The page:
Rehoboam went to Shechem, where all the people of northern Israel had gathered to make him king.
When Jeroboam son of Nebat, who had gone to Egypt to escape from King Solomon, heard this news, he returned from Egypt.
The people of the northern tribes sent for him, and then they all went together to Rehoboam and said to him,
"Your father Solomon treated us harshly and placed heavy burdens on us. If you make these burdens lighter and make life easier for us, we will be your loyal subjects."
"Come back in three days and I will give you my answer," he replied. So they left.
King Rehoboam consulted the older men who had served as his father Solomon's advisers. "What answer do you advise me to give these people?" he asked.
They replied, "If you want to serve this people well, give a favorable answer to their request, and they will always serve you loyally."
But he ignored the advice of the older men and went instead to the young men who had grown up with him and who were now his advisers.
"What do you advise me to do?" he asked. "What shall I say to the people who are asking me to make their burdens lighter?"
They replied, "This is what you should tell them: "My little finger is thicker than my father's waist!'
Tell them, "My father placed heavy burdens on you; I will make them even heavier. He beat you with whips; I'll flog you with bullwhips!' "
Three days later Jeroboam and all the people returned to King Rehoboam, as he had instructed them.
The king ignored the advice of the older men and spoke harshly to the people,
as the younger men had advised. He said, "My father placed heavy burdens on you; I will make them even heavier. He beat you with whips; I'll flog you with bullwhips!"
It was the will of the Lord to bring about what he had spoken to Jeroboam son of Nebat through the prophet Ahijah from Shiloh. This is why the king did not pay any attention to the people.
When the people saw that the king would not listen to them, they shouted, "Down with David and his family! What have they ever done for us? People of Israel, let's go home! Let Rehoboam look out for himself!" 1 So the people of Israel rebelled,
leaving Rehoboam as king only of the people who lived in the territory of Judah.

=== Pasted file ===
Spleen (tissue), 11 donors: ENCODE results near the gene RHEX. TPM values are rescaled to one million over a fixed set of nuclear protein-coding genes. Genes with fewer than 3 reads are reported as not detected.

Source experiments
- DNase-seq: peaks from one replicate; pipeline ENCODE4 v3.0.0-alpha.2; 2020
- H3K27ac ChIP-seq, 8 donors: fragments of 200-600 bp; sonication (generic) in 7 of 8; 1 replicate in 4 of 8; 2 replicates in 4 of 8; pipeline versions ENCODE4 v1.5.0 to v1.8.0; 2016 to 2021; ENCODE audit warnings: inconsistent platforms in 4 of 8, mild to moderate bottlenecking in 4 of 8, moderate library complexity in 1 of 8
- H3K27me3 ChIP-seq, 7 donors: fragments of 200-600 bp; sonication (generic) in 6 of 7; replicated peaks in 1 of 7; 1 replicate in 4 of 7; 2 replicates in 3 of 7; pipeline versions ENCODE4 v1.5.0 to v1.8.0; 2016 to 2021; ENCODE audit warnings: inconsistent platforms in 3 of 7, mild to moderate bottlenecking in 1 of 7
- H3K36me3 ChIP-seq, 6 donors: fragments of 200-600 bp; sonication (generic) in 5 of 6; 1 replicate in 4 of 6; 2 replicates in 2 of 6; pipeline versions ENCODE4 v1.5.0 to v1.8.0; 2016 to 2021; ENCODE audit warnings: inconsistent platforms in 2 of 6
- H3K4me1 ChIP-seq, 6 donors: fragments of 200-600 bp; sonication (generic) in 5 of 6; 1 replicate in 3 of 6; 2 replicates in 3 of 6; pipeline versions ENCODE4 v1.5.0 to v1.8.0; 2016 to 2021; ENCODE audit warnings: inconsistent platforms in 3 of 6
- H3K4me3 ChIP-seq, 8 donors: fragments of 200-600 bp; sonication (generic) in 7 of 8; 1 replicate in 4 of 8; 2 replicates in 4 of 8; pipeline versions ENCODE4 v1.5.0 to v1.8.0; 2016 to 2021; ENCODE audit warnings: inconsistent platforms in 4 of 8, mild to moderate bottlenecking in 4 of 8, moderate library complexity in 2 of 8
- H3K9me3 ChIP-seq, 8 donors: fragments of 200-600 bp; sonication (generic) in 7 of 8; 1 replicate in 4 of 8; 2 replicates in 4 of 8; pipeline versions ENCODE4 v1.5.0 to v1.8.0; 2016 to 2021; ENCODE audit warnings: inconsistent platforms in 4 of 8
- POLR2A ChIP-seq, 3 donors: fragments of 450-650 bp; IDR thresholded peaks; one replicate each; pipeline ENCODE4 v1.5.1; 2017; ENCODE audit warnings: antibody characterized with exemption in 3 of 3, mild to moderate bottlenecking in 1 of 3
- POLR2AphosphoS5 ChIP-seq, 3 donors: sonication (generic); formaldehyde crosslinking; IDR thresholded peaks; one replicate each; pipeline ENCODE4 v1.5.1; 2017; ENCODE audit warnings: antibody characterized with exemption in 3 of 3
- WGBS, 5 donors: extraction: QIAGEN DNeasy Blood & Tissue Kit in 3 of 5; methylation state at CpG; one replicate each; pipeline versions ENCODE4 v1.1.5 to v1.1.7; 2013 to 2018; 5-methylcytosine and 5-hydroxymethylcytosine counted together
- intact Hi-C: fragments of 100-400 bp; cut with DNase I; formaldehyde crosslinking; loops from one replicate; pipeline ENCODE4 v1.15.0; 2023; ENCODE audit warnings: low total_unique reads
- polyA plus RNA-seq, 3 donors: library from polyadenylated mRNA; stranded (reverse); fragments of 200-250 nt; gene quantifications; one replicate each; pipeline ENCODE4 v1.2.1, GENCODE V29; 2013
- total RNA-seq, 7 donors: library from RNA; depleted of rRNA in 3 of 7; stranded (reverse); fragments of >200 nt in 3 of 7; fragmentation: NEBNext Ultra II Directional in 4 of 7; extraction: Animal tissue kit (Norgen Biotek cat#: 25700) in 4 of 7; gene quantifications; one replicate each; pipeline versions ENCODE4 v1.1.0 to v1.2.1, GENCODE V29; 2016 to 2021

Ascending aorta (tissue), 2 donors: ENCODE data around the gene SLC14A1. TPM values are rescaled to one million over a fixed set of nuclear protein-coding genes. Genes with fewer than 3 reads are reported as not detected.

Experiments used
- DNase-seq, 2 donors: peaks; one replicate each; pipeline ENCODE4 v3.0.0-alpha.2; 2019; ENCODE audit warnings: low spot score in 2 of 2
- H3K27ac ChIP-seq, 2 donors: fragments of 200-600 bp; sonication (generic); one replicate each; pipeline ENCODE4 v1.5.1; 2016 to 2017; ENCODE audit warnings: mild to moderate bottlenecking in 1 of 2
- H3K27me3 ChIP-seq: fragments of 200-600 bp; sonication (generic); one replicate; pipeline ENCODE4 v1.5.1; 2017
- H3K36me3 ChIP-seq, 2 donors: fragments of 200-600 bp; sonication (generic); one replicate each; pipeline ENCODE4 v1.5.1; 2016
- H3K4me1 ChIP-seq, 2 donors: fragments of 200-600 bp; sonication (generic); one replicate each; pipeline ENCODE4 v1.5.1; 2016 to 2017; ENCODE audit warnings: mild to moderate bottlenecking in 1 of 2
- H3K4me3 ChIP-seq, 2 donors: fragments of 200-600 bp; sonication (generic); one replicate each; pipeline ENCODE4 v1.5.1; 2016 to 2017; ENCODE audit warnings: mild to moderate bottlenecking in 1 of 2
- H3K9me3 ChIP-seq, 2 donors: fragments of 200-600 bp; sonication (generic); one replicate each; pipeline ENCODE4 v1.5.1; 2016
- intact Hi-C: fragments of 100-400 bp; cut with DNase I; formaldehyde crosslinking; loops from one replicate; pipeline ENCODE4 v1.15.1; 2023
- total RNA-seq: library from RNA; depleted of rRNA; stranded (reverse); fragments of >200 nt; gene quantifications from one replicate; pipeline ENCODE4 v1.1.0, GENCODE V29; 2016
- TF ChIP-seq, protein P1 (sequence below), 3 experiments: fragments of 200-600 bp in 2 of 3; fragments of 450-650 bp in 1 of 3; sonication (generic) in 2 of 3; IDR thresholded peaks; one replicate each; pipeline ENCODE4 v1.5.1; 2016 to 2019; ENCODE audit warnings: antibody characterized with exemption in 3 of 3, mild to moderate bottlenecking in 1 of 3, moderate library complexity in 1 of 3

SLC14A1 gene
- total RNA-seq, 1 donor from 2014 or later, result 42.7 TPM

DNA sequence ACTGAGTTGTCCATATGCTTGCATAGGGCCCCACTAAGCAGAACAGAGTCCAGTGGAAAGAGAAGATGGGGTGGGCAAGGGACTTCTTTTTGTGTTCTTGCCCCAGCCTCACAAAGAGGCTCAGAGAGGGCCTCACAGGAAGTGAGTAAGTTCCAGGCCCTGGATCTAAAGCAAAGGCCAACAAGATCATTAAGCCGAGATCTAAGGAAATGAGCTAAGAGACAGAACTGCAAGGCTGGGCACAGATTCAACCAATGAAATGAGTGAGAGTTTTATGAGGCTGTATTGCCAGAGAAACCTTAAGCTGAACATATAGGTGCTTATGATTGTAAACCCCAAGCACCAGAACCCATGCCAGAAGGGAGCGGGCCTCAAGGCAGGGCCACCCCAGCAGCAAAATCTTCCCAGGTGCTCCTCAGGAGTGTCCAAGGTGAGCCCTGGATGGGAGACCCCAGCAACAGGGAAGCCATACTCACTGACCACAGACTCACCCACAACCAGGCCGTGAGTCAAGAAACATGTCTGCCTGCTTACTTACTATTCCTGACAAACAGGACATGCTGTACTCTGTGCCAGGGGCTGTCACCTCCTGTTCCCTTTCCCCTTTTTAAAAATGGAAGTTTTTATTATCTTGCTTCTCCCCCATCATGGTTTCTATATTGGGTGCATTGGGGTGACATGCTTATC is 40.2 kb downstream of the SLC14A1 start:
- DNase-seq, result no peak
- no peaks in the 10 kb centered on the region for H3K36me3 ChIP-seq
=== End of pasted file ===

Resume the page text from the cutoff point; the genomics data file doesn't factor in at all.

Then King Rehoboam sent Adoniram, who was in charge of the forced labor, to go to the Israelites, but they stoned him to death. At this, Rehoboam hurriedly got in his chariot and escaped to Jerusalem.
Ever since that time the people of the northern kingdom of Israel have been in rebellion against the dynasty of David.
When the people of Israel heard that Jeroboam had returned from Egypt, they invited him to a meeting of the people and made him king of Israel. Only the tribe of Judah remained loyal to David's descendants.
When Rehoboam arrived in Jerusalem, he called together 180,000 of the best soldiers from the tribes of Judah and Benjamin. He intended to go to war and restore his control over the northern tribes of Israel.
But God told the prophet Shemaiah
to give this message to Rehoboam and to all the people of the tribes of Judah and Benjamin:
"Do not attack your own relatives, the people of Israel. Go home, all of you. What has happened is my will." They all obeyed the Lord's command and went back home.
King Jeroboam of Israel fortified the town of Shechem in the hill country of Ephraim and lived there for a while. Then he left and fortified the town of Penuel.
He said to himself, "As things are now, if my people go to Jerusalem and offer sacrifices to the Lord in the Temple there, they will transfer their allegiance to King Rehoboam of Judah and will kill me."
After thinking it over, he made two bull-calves of gold and said to his people, "You have been going long enough to Jerusalem to worship. People of Israel, here are your gods who brought you out of Egypt!" 2
He placed one of the gold bull-calves in Bethel and the other in Dan.
And so the people sinned, going to worship in Bethel and in Dan.
Jeroboam also built places of worship on hilltops, and he chose priests from families who were not of the tribe of Levi.
Jeroboam also instituted a religious festival on the fifteenth day of the eighth month, like the festival in Judah. On the altar in Bethel he offered sacrifices to the gold bull-calves he had made, and he placed there in Bethel the priests serving at the places of worship he had built. 3
And on the fifteenth day of the eighth month, the day that he himself had set, he went to Bethel and offered a sacrifice on the altar in celebration of the festival he had instituted for the people of Israel.